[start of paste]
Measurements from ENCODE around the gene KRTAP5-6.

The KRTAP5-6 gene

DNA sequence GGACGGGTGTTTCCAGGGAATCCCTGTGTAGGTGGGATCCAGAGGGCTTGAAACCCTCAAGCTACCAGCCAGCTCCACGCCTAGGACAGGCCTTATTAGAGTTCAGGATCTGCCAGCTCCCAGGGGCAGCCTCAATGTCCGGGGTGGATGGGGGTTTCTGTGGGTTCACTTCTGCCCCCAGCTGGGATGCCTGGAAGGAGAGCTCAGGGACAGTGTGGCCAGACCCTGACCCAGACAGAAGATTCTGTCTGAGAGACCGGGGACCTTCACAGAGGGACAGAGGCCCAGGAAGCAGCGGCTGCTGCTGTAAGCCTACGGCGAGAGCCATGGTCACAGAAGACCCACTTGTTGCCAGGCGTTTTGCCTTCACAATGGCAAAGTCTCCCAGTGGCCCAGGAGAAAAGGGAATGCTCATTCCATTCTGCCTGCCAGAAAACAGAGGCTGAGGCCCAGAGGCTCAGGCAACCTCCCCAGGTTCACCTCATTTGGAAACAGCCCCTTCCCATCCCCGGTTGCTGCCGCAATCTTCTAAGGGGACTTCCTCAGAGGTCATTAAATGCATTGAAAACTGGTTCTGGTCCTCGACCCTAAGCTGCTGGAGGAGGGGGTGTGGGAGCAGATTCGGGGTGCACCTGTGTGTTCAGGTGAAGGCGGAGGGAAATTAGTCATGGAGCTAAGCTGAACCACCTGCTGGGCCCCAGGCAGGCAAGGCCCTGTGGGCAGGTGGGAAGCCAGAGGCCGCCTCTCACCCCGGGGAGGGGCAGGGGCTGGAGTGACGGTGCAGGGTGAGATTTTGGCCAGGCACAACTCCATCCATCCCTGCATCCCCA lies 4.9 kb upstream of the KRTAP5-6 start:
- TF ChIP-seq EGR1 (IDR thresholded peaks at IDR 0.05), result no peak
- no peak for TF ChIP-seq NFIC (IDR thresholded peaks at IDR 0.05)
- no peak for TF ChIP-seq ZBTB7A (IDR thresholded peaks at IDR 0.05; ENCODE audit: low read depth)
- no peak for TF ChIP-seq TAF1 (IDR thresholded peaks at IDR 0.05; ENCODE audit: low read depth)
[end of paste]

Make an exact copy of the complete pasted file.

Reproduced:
Measurements from ENCODE around the gene KRTAP5-6.

The KRTAP5-6 gene

DNA sequence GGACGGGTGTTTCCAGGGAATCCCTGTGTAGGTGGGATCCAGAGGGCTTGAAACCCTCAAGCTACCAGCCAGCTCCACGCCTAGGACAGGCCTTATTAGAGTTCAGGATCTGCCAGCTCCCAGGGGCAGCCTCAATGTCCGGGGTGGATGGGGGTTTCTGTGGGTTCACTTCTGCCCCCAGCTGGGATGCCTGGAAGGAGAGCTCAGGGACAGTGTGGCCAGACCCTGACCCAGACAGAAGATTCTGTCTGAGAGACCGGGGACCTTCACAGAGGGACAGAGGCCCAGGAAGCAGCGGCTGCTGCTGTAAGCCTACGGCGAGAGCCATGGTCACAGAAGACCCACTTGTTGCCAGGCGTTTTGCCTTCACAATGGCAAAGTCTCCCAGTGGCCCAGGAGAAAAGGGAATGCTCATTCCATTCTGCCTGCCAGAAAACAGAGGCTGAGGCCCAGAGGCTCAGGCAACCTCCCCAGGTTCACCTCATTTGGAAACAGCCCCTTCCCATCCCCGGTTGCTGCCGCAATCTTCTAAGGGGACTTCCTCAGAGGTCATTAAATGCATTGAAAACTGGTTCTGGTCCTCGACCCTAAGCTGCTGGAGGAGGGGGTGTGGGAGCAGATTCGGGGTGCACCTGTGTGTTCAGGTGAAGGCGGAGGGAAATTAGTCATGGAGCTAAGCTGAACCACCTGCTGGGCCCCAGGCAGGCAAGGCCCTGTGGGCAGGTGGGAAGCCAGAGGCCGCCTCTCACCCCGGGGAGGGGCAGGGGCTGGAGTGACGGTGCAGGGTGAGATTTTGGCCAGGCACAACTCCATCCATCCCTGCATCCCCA lies 4.9 kb upstream of the KRTAP5-6 start:
- TF ChIP-seq EGR1 (IDR thresholded peaks at IDR 0.05), result no peak
- no peak for TF ChIP-seq NFIC (IDR thresholded peaks at IDR 0.05)
- no peak for TF ChIP-seq ZBTB7A (IDR thresholded peaks at IDR 0.05; ENCODE audit: low read depth)
- no peak for TF ChIP-seq TAF1 (IDR thresholded peaks at IDR 0.05; ENCODE audit: low read depth)